Economics and the mid-life crisis have much in common: Both dwell on foregone opportunities

C'est la vie; c'est la guerre; c'est la pomme de terre . . . . . . . . . . . . . email: jpalmer at uwo dot ca

. . . . . . . . . . .Richard Posner should be awarded the next Nobel Prize in Economics . . . . . . . . . . . .

Wednesday, December 22, 2004

More on Alice Munro's Runaway

Alice Munro is a famous short-story writer. She lives part-time in my home town, Clinton, Ontario (population 3200). Here is a recent review of her latest collection, Runaway:
Runaway reveals that Munro is up to some tricks of her own. It's no accident that the story that most explicitly relies on theatricality and self-consciously classical plot devices is called Tricks."...
What galls about "Tricks" is that it so explicitly and self-consciously tries to bring the reader up short; the story's drama is theatrically stylized. ... The problem is that we're so accustomed to realism we bridle at Munro's insistence that storytelling like this has lessons of its own—what's spelled out in the final paragraphs seems unfamiliarly overt, and it's difficult to sort out what seems facile about this ending from its disorienting power to jar [our expectations].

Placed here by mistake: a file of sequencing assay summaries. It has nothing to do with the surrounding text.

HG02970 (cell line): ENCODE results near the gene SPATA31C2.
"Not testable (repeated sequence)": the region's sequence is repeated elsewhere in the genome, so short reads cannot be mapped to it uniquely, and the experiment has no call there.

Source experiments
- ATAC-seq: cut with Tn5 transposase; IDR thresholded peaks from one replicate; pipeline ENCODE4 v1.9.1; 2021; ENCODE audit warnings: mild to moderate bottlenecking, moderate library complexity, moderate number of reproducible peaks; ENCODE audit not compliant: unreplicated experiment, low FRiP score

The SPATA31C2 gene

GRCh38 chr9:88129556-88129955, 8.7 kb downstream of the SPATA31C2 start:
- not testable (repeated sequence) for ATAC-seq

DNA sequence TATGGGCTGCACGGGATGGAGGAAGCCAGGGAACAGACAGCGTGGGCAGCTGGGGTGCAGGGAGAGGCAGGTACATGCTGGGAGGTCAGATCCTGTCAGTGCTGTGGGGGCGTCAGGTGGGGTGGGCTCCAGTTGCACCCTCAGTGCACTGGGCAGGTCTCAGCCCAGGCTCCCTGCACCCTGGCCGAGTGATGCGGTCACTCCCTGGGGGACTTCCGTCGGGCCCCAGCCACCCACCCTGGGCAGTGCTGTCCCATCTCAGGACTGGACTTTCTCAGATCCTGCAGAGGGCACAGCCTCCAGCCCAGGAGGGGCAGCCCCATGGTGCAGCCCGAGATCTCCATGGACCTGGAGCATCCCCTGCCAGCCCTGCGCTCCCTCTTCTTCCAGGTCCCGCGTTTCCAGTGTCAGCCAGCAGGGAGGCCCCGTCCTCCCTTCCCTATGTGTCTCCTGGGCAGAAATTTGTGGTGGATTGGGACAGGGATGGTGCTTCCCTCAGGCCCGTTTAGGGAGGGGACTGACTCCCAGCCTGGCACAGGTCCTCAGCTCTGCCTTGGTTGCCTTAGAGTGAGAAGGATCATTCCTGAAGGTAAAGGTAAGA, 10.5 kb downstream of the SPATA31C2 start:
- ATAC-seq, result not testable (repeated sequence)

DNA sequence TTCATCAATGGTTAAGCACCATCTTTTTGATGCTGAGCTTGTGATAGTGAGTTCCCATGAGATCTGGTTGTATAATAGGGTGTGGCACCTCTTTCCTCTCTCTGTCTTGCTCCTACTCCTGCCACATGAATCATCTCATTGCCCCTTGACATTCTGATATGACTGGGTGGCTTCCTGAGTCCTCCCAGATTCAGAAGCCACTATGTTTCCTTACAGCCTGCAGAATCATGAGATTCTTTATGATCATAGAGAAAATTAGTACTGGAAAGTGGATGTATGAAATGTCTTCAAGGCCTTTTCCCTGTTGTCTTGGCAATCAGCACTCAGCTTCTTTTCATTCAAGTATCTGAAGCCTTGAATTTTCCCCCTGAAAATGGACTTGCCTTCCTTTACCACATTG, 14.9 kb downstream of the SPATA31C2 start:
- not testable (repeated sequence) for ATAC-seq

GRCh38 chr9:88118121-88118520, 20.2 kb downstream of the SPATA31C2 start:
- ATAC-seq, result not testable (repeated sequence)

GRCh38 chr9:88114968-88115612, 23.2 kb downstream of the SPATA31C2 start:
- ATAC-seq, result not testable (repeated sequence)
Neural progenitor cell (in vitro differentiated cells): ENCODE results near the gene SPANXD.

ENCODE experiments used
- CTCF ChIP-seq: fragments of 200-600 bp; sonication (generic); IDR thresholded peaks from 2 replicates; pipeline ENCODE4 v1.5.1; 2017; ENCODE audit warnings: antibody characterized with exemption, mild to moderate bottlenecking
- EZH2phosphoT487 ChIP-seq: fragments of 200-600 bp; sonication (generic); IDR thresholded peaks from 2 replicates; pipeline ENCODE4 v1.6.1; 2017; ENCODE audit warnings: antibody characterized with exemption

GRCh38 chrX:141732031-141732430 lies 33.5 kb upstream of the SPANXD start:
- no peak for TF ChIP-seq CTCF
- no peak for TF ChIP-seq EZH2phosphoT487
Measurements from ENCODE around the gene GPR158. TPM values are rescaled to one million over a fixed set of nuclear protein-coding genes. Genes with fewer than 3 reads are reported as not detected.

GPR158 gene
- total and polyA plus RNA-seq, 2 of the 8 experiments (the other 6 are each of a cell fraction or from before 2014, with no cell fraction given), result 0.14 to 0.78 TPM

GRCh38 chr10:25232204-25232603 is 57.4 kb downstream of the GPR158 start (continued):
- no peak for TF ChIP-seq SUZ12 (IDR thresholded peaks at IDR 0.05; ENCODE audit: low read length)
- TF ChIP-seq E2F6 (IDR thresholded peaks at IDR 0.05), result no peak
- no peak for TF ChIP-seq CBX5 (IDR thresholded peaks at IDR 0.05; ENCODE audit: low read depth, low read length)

This review is from Slate.
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